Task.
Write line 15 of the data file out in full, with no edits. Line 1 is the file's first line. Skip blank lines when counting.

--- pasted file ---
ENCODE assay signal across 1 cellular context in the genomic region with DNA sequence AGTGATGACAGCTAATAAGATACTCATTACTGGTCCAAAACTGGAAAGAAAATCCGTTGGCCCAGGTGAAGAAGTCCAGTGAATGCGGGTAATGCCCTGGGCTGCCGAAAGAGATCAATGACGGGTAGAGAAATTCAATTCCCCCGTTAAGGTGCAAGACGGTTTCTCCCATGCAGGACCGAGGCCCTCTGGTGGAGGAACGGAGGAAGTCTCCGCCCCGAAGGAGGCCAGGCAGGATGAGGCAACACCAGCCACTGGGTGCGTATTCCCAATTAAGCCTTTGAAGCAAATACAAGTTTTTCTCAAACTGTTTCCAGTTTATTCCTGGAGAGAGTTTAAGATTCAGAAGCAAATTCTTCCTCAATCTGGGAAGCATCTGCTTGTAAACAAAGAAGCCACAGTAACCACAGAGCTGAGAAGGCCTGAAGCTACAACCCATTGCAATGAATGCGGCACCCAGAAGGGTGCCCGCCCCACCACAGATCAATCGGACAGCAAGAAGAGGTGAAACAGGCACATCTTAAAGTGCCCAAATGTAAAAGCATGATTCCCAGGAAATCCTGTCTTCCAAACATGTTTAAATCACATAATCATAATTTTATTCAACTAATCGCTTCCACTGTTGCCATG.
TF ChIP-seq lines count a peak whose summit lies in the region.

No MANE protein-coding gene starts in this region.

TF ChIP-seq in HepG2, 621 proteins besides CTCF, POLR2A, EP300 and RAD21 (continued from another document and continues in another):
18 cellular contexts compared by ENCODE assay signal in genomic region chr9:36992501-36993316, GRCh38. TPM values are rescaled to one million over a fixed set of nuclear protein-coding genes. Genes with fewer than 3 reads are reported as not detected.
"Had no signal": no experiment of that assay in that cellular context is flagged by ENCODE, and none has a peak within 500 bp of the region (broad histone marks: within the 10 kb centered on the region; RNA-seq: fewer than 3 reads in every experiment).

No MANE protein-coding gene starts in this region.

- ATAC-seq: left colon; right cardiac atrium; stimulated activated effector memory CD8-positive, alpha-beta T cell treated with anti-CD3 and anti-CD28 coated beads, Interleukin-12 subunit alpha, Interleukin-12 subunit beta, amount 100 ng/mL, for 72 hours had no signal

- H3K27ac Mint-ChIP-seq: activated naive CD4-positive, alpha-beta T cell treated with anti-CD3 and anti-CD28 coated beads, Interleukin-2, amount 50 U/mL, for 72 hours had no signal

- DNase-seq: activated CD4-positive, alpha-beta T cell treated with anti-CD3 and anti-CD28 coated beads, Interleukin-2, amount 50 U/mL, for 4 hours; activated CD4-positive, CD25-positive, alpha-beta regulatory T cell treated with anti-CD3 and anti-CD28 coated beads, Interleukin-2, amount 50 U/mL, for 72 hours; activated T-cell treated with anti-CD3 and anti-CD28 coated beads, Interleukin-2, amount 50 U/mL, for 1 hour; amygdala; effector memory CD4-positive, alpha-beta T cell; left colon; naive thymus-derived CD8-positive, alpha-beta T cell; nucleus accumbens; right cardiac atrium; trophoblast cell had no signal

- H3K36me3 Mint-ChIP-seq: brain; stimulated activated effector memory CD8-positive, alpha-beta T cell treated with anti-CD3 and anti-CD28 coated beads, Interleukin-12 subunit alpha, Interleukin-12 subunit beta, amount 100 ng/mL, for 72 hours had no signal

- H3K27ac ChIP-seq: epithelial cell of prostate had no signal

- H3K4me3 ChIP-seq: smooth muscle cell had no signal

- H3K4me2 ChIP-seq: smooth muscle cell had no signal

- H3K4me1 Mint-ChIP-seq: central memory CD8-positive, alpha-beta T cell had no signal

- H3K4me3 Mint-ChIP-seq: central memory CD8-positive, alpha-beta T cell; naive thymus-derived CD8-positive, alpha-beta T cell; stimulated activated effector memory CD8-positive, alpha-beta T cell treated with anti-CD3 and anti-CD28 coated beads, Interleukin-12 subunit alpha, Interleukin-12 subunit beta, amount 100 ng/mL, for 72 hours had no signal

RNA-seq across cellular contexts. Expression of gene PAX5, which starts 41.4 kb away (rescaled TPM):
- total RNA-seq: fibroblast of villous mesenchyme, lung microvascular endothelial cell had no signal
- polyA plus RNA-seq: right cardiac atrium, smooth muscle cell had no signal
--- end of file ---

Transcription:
- H3K4me1 Mint-ChIP-seq: central memory CD8-positive, alpha-beta T cell had no signal